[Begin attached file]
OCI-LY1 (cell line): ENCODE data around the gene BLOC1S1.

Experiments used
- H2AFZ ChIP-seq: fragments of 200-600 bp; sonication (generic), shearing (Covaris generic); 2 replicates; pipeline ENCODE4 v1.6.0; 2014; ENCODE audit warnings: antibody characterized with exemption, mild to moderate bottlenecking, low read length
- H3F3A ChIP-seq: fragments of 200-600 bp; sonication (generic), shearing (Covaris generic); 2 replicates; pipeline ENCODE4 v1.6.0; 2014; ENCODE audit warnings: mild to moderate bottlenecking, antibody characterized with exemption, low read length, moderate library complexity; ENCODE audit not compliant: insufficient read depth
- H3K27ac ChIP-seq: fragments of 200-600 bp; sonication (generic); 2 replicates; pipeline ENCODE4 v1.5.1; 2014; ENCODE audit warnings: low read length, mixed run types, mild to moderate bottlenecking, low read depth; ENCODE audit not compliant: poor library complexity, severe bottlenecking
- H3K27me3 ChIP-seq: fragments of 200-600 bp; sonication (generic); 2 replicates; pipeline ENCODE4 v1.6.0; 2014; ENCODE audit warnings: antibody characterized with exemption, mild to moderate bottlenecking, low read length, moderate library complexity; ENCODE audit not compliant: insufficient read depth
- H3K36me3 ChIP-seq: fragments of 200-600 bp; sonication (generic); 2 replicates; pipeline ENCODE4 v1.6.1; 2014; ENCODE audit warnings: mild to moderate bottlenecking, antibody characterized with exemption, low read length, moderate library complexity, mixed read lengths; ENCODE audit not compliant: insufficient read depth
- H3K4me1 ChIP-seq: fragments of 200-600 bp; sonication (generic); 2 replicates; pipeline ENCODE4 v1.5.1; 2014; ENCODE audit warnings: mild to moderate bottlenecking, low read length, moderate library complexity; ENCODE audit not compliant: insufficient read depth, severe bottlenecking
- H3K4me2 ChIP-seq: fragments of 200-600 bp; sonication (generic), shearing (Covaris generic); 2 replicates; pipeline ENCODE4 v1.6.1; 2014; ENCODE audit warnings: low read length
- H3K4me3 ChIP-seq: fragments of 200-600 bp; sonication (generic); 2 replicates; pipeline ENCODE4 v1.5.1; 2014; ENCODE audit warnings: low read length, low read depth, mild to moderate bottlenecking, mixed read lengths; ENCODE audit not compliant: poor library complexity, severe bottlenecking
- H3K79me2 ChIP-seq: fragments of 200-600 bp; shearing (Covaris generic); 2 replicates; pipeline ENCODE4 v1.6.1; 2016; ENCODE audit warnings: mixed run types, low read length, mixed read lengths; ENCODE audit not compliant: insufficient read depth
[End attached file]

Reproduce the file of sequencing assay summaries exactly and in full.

OCI-LY1 (cell line): ENCODE data around the gene BLOC1S1.

Experiments used
- H2AFZ ChIP-seq: fragments of 200-600 bp; sonication (generic), shearing (Covaris generic); 2 replicates; pipeline ENCODE4 v1.6.0; 2014; ENCODE audit warnings: antibody characterized with exemption, mild to moderate bottlenecking, low read length
- H3F3A ChIP-seq: fragments of 200-600 bp; sonication (generic), shearing (Covaris generic); 2 replicates; pipeline ENCODE4 v1.6.0; 2014; ENCODE audit warnings: mild to moderate bottlenecking, antibody characterized with exemption, low read length, moderate library complexity; ENCODE audit not compliant: insufficient read depth
- H3K27ac ChIP-seq: fragments of 200-600 bp; sonication (generic); 2 replicates; pipeline ENCODE4 v1.5.1; 2014; ENCODE audit warnings: low read length, mixed run types, mild to moderate bottlenecking, low read depth; ENCODE audit not compliant: poor library complexity, severe bottlenecking
- H3K27me3 ChIP-seq: fragments of 200-600 bp; sonication (generic); 2 replicates; pipeline ENCODE4 v1.6.0; 2014; ENCODE audit warnings: antibody characterized with exemption, mild to moderate bottlenecking, low read length, moderate library complexity; ENCODE audit not compliant: insufficient read depth
- H3K36me3 ChIP-seq: fragments of 200-600 bp; sonication (generic); 2 replicates; pipeline ENCODE4 v1.6.1; 2014; ENCODE audit warnings: mild to moderate bottlenecking, antibody characterized with exemption, low read length, moderate library complexity, mixed read lengths; ENCODE audit not compliant: insufficient read depth
- H3K4me1 ChIP-seq: fragments of 200-600 bp; sonication (generic); 2 replicates; pipeline ENCODE4 v1.5.1; 2014; ENCODE audit warnings: mild to moderate bottlenecking, low read length, moderate library complexity; ENCODE audit not compliant: insufficient read depth, severe bottlenecking
- H3K4me2 ChIP-seq: fragments of 200-600 bp; sonication (generic), shearing (Covaris generic); 2 replicates; pipeline ENCODE4 v1.6.1; 2014; ENCODE audit warnings: low read length
- H3K4me3 ChIP-seq: fragments of 200-600 bp; sonication (generic); 2 replicates; pipeline ENCODE4 v1.5.1; 2014; ENCODE audit warnings: low read length, low read depth, mild to moderate bottlenecking, mixed read lengths; ENCODE audit not compliant: poor library complexity, severe bottlenecking
- H3K79me2 ChIP-seq: fragments of 200-600 bp; shearing (Covaris generic); 2 replicates; pipeline ENCODE4 v1.6.1; 2016; ENCODE audit warnings: mixed run types, low read length, mixed read lengths; ENCODE audit not compliant: insufficient read depth